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Researchers develop math models to study effects of non-invasive brain simulation

Transcranial electrical stimulation is a non-invasive brain stimulation technique

human-brain-speech-ideas-idea-thought-process-concepts-shut (For representation)

Researchers at the Indian Institute of Technology (IIT), Mandi and the National Brain Research Centre, in collaboration with the University at Buffalo, have performed mathematical simulation studies on non-invasive brain simulation techniques.

The results of the team's recent work in the area have been published as an abstract in the journal Brain Stimulation.

According to the team, transcranial electrical stimulation (tES) is a non-invasive brain stimulation technique that passes an electrical current through sections of the brain to study or alter brain function.

"We simulated a physiologically detailed mathematical model of the neurovascular unit (NVU) with four compartments: synaptic space, astrocyte space, perivascular space, and arteriole smooth muscle cell space, called NeuroVascular Units or NVU," said Shubhajit Roy Chowdhury, associate professor, School of Computing and Electrical Engineering, IIT Mandi.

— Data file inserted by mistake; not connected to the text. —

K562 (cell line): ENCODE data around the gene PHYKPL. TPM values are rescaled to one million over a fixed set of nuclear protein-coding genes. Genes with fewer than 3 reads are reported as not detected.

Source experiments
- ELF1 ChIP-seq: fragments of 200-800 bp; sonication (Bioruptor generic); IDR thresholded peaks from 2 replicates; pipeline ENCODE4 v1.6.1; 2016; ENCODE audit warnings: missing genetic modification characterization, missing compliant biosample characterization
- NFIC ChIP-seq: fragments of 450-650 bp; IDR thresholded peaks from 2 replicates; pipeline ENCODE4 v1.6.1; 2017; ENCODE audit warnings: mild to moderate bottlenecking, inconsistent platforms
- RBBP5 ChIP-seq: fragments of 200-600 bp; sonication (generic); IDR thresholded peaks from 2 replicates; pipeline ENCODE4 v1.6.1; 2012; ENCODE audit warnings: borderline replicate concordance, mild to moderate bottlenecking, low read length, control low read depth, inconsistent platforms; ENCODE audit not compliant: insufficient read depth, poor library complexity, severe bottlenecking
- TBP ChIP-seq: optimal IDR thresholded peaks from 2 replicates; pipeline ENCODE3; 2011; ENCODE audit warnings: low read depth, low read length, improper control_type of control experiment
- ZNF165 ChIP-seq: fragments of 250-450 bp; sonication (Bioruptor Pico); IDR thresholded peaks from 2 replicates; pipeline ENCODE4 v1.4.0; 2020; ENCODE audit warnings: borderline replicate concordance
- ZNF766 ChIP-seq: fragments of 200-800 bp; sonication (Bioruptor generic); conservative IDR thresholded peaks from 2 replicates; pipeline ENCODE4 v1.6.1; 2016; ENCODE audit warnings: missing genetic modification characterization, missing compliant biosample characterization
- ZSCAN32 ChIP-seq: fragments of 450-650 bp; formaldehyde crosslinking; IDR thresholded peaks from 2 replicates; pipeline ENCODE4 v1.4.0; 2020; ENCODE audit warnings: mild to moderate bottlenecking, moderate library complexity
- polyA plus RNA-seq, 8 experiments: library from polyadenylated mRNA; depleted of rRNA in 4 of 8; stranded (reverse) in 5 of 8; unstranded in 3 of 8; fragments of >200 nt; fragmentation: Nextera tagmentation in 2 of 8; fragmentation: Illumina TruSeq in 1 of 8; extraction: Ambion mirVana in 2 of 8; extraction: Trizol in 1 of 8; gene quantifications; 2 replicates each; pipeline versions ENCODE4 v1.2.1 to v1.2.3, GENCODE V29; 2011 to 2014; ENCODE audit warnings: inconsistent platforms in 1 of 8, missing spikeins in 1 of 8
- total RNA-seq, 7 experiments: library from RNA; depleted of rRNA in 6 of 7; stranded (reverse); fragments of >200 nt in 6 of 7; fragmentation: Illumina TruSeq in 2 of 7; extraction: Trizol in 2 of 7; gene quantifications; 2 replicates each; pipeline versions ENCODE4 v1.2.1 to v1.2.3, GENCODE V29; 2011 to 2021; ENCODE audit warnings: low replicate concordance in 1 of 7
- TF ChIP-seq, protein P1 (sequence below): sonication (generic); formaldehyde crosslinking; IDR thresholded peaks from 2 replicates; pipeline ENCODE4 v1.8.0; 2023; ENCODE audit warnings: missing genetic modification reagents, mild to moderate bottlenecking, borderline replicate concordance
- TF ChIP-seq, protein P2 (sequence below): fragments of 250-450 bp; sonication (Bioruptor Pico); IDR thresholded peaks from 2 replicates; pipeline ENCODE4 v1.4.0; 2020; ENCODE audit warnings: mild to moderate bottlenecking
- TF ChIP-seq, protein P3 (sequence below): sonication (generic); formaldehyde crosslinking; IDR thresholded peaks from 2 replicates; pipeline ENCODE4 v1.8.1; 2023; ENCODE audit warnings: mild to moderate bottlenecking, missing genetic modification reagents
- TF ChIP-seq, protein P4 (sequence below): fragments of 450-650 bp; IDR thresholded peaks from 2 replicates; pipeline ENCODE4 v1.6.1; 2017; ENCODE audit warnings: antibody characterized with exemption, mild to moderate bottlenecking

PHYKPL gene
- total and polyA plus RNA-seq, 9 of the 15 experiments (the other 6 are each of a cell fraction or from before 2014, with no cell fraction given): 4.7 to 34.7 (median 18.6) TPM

The mathematical model involved the application of perturbations of varying frequencies (0.1 Hz to 10 Hz) to simulate the electrical field to the four nested NVU compartmental pathways and analysed the changes in blood vessel diameter in response to the frequencies.

Three types of non-invasive brain stimulation transcranial direct current stimulation (tDCS), transcranial alternating current stimulation (tACS) and transcranial oscillatory current stimulation (tOCS) were modelled to investigate their physiological effects.

The initial tES effects on the blood vessels were also found to occur via the perivascular space - a fluid-filled space surrounding the blood vessels in the brain.

"Our study can help brain- and neuro-specialists plan patient-specific restorative neurorehabilitation activities for stroke, post traumatic brain injury, mild cognitive impairment, dementia, and other neuropsychiatric disorders.

"Such a mathematical model-based quantitative analysis would help in individualised therapeutic protocols for neuropsychiatric disorders. The team has planned experimental studies that involve blocking of various pathways to validate their modelling results," Chowdhury said.